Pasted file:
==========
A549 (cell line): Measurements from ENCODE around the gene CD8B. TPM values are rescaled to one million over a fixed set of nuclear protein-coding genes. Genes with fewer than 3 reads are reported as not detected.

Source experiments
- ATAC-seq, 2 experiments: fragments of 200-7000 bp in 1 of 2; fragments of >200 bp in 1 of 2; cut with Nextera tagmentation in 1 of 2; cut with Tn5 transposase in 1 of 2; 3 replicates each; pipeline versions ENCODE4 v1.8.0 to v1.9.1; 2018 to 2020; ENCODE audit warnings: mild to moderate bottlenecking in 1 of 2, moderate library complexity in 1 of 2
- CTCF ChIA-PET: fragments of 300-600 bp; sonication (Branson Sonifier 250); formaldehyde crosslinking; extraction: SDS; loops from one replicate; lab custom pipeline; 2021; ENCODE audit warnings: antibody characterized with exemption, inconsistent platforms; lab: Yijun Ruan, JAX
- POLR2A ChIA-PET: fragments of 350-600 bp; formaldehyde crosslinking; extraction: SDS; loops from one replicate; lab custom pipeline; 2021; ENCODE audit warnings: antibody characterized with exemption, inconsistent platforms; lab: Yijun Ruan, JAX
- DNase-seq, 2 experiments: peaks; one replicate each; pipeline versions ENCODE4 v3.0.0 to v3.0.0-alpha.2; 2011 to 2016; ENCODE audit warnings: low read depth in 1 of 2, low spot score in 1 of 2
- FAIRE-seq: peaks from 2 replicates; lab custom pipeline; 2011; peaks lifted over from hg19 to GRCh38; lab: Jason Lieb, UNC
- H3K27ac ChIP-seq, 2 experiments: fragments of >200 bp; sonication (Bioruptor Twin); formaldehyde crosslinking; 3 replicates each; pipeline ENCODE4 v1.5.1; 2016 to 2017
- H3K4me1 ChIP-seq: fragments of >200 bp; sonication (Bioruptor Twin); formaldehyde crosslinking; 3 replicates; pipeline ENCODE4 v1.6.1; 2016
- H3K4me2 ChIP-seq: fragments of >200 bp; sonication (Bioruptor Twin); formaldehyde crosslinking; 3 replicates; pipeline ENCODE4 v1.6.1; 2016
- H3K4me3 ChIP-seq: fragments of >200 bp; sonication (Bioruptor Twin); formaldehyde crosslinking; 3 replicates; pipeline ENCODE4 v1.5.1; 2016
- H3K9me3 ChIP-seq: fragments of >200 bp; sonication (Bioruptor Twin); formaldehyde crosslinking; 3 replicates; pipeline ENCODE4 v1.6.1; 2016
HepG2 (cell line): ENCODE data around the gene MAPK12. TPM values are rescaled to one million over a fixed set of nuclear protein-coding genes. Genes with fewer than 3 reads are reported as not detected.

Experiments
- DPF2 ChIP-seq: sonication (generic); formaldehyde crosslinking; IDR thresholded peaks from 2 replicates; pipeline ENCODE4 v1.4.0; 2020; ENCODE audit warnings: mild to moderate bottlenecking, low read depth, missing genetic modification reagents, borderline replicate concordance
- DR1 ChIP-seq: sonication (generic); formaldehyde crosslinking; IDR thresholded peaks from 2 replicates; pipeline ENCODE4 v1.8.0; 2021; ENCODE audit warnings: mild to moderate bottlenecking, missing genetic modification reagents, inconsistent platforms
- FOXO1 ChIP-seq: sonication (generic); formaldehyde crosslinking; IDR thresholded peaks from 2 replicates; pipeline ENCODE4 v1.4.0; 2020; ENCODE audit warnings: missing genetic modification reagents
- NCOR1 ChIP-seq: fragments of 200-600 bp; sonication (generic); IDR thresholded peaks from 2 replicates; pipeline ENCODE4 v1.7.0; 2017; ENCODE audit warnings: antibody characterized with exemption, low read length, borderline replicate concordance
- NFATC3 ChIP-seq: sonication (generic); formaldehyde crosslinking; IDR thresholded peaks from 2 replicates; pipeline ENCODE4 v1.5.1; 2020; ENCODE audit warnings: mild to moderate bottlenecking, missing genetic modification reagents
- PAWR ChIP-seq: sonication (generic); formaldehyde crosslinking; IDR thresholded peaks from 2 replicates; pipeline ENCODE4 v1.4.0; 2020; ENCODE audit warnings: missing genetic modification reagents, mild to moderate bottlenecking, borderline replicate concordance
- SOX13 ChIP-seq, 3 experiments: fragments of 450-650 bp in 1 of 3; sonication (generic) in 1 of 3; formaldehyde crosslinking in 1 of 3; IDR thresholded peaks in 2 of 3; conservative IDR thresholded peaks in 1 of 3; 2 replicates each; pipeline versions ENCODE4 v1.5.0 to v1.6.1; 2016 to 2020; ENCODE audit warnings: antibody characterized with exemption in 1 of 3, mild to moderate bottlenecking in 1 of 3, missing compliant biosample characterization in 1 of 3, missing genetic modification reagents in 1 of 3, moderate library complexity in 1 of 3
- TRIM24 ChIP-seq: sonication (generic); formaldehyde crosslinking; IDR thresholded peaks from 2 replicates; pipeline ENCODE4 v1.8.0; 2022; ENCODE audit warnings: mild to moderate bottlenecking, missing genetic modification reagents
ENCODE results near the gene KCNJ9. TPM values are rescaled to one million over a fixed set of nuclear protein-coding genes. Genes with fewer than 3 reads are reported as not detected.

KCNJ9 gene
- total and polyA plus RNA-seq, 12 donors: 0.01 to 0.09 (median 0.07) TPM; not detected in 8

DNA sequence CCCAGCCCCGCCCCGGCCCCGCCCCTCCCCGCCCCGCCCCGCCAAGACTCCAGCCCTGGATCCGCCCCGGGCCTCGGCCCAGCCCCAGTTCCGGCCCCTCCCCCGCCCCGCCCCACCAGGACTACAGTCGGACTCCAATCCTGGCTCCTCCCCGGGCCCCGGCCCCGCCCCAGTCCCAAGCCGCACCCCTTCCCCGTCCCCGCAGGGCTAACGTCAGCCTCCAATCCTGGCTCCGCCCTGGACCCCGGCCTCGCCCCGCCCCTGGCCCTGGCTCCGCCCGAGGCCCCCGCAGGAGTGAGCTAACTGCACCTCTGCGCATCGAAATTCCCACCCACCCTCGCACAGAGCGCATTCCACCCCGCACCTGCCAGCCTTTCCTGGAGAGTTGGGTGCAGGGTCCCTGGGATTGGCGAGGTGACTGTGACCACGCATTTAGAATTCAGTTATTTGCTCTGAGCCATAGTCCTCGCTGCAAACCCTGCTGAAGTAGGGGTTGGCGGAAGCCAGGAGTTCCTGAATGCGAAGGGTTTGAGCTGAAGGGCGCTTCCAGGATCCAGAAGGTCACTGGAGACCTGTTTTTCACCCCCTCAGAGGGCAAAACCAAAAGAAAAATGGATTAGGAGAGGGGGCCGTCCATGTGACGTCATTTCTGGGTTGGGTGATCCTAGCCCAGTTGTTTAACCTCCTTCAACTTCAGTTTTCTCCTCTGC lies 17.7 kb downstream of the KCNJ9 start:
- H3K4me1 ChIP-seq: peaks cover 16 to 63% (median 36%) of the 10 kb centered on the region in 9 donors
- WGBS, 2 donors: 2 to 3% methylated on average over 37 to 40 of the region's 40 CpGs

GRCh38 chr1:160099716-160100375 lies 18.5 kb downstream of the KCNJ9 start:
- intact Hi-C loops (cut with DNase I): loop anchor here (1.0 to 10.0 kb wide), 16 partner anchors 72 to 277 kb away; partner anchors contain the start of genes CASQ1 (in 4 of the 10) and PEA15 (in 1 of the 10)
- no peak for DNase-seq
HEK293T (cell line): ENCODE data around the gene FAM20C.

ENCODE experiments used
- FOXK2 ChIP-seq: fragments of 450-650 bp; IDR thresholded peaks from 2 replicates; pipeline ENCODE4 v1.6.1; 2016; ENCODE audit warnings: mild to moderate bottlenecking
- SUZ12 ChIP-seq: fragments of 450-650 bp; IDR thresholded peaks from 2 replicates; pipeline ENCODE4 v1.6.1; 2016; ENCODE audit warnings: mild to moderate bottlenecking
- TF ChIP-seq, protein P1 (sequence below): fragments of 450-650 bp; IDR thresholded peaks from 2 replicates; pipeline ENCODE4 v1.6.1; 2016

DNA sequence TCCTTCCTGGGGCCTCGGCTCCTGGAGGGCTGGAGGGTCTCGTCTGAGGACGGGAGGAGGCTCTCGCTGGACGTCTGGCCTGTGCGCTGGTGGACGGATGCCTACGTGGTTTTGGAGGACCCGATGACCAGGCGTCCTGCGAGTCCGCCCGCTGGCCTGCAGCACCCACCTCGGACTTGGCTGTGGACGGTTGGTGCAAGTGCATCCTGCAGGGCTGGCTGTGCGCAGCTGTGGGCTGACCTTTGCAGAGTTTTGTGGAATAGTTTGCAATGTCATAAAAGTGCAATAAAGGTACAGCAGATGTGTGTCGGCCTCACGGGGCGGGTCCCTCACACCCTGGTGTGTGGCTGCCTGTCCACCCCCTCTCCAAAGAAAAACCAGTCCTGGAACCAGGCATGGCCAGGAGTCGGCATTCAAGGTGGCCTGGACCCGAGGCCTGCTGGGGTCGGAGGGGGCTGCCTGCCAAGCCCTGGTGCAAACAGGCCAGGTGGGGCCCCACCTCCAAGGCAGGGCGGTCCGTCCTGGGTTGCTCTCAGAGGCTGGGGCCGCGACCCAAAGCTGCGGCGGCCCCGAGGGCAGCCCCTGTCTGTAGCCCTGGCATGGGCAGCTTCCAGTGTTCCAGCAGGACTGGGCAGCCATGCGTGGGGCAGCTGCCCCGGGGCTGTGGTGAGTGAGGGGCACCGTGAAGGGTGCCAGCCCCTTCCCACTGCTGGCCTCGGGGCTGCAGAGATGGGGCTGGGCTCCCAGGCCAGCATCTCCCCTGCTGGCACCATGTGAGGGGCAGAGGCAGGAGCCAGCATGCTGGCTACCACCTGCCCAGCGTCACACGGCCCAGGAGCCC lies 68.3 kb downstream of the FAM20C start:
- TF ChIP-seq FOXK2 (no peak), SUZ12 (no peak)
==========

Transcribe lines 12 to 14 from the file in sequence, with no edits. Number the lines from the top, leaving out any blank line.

- H3K9me3 ChIP-seq: fragments of >200 bp; sonication (Bioruptor Twin); formaldehyde crosslinking; 3 replicates; pipeline ENCODE4 v1.6.1; 2016
HepG2 (cell line): ENCODE data around the gene MAPK12. TPM values are rescaled to one million over a fixed set of nuclear protein-coding genes. Genes with fewer than 3 reads are reported as not detected.

Experiments